About Peggy Rosenthal

Peggy Rosenthal is director of Poetry Retreats and writes widely on poetry as a spiritual resource. Her books include Praying through Poetry: Hope for Violent Times (Franciscan Media), and The Poets’ Jesus (Oxford). See Amazon for full list. She also teaches an online course, “Poetry as a Spiritual Practice,” through Image’s Glen Online program.

Heisenberg and the A-Bomb: Just Say No

I read through the article breathlessly, astonished at the moral implications of what I was learning. When I got to the end, I closed my eyes and breathed deeply, trying to begin to take in the import of what I’d just read.

The article was “The Private Heisenberg and the Absent Bomb,” by Thomas Powers, in the December 22, 2016 issue of The New York Review of Books. I’d been drawn to the article because, during the 1980s, I’d studied and written about the development of the atomic bomb in the U.S. during World War II and the nuclear arms race with the Soviet Union which followed the war.

The U.S. wartime project to develop an atomic bomb, supported by Britain and Canada, was named the Manhattan Project. Its Scientific Director at New Mexico’s Los Alamos Laboratory was physicist J. Robert Oppenheimer. The U.S. Army, intensely eager to create an atomic bomb before the Germans did, allocated immense resources of money and manpower to the project. [Read more…]

Uncle Tom’s Cabin and Our Rumbling Nation 

This is an age of the world when nations are trembling and convulsed. A mighty influence is abroad, surging and heaving the world, as with an earthquake. And is America safe? Every nation that carries in its bosom great and un-redressed injustice has in it the elements of this last convulsion.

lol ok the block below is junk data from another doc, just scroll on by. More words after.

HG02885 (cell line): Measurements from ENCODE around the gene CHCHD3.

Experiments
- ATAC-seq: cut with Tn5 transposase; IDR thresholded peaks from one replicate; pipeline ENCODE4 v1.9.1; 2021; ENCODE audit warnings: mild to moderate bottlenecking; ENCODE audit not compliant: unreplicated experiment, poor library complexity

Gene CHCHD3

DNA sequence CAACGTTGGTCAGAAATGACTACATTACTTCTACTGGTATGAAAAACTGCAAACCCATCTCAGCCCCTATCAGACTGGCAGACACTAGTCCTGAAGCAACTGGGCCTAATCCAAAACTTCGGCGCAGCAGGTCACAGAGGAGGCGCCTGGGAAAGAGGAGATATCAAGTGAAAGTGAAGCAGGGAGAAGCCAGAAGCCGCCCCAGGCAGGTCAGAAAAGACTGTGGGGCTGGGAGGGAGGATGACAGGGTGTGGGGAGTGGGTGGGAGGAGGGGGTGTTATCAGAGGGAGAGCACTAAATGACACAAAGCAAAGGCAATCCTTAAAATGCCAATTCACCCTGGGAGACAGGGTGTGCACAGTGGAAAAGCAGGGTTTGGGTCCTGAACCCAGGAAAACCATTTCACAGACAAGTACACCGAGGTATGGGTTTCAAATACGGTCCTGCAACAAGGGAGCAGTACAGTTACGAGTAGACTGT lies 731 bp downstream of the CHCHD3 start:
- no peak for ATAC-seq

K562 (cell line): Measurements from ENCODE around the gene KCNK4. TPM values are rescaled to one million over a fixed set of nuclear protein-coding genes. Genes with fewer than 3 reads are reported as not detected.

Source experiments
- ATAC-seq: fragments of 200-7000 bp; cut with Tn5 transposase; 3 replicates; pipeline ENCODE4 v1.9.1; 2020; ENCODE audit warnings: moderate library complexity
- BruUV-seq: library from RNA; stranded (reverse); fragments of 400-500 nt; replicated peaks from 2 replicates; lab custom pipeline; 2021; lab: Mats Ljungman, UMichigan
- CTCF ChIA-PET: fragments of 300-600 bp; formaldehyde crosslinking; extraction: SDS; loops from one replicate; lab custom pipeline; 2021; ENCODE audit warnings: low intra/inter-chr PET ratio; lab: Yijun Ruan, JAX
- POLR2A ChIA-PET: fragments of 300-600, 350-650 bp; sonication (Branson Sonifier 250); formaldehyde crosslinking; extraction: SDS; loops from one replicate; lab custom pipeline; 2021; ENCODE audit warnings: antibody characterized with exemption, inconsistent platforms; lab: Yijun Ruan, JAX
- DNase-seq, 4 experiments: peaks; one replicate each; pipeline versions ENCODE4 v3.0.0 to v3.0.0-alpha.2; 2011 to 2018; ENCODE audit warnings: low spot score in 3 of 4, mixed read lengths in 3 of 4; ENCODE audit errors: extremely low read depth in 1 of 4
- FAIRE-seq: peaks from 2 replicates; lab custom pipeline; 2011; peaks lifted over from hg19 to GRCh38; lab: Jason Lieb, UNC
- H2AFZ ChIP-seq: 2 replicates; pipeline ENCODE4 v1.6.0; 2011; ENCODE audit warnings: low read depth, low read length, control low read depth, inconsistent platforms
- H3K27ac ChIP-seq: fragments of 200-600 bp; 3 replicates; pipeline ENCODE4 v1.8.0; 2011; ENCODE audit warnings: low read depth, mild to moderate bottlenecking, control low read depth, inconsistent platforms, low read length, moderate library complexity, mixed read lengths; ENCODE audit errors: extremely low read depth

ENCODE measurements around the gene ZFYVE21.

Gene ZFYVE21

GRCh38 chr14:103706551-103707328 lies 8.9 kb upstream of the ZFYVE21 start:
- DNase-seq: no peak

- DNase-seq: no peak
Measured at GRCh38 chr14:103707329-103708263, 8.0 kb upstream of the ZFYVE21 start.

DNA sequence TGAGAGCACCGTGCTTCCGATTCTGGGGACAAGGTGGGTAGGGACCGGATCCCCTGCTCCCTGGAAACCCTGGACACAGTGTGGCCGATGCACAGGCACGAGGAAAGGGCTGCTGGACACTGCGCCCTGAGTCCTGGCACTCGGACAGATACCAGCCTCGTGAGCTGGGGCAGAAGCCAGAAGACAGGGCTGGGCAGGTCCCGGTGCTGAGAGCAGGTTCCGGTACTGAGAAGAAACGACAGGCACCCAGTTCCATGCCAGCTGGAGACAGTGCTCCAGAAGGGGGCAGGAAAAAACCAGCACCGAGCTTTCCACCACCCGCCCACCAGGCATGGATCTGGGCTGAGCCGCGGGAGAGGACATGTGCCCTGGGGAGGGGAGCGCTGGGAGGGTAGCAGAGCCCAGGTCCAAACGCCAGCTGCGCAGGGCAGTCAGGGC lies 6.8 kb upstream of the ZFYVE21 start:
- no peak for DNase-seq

As I was reading these lines from the final page of Uncle Tom’s Cabin, I couldn’t help thinking of the current rumbling earthquake in our country. Though not yet with physical violence—or not much so far—we seem to be experiencing a sort of civil war.

Or, more accurately, an uncivil war.

This isn’t why I pulled Uncle Tom’s Cabin off my shelf and began re-reading the yellowed pages of my 1981 paperback edition. I’ve been interrogating the hundreds of books on my shelves: am I going to read you again, or am I going to throw you out, or pass you on to my church’s second-hand sale?

I hadn’t read Stowe’s 1852 masterpiece for decades, so figured it was time to give it another try. Though sometimes sentimental or melodramatic, it does hold up: it paints a multi-faceted picture of the various forms of evil that the institution of slavery took.

It’s commonplace (though true) to say that our country is still living with the after-shocks of this evil.  How many of the people who voted for Donald Trump did so in the spirit of backlash of having to live for eight years under a Black president? Of course, people’s motivations for voting are too complex to single out one factor.

Yet in campaigning, Trump did play the racist card. And so far, as President, he has slapped much of the deck onto the table: Mexicans, Muslims with non-European ethnicity, Native Americans who are resisting the construction of the Dakota Access Pipeline. [Read more…]